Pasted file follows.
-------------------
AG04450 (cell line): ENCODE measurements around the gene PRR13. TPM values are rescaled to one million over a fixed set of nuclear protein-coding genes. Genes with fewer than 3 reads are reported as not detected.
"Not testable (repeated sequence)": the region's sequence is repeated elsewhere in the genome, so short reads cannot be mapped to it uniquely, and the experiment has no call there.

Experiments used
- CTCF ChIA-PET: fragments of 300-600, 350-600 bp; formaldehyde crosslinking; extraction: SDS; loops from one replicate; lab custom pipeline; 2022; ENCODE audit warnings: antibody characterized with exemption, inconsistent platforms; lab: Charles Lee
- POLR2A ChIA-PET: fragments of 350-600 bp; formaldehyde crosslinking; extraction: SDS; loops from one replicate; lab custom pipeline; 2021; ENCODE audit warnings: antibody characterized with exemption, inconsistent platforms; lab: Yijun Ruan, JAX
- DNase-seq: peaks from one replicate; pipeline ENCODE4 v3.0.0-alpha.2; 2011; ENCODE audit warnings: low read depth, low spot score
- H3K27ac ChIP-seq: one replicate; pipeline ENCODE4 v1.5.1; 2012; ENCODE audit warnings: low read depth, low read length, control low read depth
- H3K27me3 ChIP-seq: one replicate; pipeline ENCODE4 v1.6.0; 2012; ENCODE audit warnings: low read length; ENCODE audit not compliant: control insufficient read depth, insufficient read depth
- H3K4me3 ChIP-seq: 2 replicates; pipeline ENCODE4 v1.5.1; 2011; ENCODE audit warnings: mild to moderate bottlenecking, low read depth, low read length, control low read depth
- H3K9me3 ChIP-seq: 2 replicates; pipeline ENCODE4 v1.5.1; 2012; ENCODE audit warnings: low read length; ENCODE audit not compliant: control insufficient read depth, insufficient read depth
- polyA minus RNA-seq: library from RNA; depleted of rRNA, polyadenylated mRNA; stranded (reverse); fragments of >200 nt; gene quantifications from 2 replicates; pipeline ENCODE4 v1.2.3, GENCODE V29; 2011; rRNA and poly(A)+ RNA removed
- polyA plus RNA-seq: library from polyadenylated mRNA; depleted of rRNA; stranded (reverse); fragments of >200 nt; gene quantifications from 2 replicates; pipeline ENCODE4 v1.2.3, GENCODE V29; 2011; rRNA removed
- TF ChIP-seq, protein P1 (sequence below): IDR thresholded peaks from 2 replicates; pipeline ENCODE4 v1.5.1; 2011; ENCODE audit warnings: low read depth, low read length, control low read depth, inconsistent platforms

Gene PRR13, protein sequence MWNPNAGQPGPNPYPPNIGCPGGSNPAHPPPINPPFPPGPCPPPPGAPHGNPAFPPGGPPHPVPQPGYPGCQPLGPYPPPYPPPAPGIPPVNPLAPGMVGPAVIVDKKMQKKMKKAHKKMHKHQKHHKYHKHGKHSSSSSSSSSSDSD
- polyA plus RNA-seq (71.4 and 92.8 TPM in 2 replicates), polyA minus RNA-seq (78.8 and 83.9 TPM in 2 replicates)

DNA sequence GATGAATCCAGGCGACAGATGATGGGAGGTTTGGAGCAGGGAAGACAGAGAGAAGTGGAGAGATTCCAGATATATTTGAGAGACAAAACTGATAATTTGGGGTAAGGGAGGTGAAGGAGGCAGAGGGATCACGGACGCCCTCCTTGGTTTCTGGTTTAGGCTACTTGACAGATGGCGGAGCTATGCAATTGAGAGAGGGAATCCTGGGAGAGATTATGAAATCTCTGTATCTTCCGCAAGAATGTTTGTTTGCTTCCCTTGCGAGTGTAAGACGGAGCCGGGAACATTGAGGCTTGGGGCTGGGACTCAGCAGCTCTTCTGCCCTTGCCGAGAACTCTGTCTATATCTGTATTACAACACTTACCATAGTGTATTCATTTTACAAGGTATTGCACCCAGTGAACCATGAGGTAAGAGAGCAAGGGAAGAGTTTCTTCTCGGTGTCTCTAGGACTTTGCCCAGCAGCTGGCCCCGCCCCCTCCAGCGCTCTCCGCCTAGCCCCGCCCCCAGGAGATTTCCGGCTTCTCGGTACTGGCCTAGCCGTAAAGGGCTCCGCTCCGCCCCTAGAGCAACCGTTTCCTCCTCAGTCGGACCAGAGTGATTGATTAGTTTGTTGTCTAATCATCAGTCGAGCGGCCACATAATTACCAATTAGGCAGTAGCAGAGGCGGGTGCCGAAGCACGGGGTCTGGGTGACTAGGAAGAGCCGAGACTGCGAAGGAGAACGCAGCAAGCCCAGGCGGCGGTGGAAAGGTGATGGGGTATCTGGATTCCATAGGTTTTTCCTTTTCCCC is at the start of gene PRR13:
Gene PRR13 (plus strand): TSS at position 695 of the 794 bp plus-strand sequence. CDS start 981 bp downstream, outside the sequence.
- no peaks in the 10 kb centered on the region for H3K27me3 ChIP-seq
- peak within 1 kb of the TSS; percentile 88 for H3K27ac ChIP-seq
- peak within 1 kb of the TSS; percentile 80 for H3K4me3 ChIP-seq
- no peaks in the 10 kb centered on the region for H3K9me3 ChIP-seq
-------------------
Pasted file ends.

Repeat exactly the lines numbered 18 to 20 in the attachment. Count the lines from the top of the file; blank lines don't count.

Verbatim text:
- no peaks in the 10 kb centered on the region for H3K27me3 ChIP-seq
- peak within 1 kb of the TSS; percentile 88 for H3K27ac ChIP-seq
- peak within 1 kb of the TSS; percentile 80 for H3K4me3 ChIP-seq